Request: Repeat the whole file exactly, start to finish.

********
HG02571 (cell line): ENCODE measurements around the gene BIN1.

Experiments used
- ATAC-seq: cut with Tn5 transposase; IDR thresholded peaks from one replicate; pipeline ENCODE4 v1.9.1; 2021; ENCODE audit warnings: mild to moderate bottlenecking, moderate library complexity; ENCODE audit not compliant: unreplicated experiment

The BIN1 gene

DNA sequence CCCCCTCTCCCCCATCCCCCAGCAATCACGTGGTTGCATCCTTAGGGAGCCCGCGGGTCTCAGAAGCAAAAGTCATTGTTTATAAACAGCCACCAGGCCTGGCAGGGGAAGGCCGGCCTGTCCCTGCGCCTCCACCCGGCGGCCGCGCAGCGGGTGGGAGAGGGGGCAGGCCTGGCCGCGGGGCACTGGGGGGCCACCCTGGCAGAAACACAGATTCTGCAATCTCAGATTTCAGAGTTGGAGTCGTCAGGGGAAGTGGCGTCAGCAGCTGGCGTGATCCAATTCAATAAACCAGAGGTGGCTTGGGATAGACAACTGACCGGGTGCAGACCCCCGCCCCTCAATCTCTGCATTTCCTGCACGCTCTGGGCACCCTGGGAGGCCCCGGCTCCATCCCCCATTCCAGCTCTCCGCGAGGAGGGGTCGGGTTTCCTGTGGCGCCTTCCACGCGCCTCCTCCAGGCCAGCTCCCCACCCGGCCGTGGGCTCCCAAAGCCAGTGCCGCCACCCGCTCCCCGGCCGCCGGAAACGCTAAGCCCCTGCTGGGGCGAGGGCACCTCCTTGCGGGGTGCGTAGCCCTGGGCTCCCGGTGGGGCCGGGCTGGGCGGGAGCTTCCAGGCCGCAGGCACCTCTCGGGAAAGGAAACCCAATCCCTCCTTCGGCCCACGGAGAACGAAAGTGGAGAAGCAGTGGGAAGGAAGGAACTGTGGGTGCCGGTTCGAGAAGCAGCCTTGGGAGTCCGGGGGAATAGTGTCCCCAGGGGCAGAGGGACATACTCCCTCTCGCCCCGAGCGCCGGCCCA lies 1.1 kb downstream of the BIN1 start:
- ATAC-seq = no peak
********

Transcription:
HG02571 (cell line): ENCODE measurements around the gene BIN1.

Experiments used
- ATAC-seq: cut with Tn5 transposase; IDR thresholded peaks from one replicate; pipeline ENCODE4 v1.9.1; 2021; ENCODE audit warnings: mild to moderate bottlenecking, moderate library complexity; ENCODE audit not compliant: unreplicated experiment

The BIN1 gene

DNA sequence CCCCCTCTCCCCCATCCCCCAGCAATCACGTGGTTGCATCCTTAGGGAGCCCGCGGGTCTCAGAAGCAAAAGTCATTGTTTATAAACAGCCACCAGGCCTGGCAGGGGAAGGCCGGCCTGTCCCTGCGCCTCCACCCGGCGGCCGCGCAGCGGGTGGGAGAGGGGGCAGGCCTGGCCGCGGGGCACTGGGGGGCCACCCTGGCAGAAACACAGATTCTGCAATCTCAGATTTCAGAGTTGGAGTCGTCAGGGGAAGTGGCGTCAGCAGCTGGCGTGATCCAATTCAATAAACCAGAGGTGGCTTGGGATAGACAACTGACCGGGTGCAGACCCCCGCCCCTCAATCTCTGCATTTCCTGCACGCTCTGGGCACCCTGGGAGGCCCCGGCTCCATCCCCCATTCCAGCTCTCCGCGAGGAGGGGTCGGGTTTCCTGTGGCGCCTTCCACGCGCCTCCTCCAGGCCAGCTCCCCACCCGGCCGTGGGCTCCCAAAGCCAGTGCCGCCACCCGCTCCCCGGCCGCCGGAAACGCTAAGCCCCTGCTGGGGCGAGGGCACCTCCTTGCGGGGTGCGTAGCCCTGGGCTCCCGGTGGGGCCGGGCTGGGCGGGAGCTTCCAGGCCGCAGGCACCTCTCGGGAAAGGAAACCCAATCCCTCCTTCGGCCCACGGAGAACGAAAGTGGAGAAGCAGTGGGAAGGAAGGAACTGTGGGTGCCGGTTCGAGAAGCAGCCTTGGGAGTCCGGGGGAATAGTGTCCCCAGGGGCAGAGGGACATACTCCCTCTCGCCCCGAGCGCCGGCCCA lies 1.1 kb downstream of the BIN1 start:
- ATAC-seq = no peak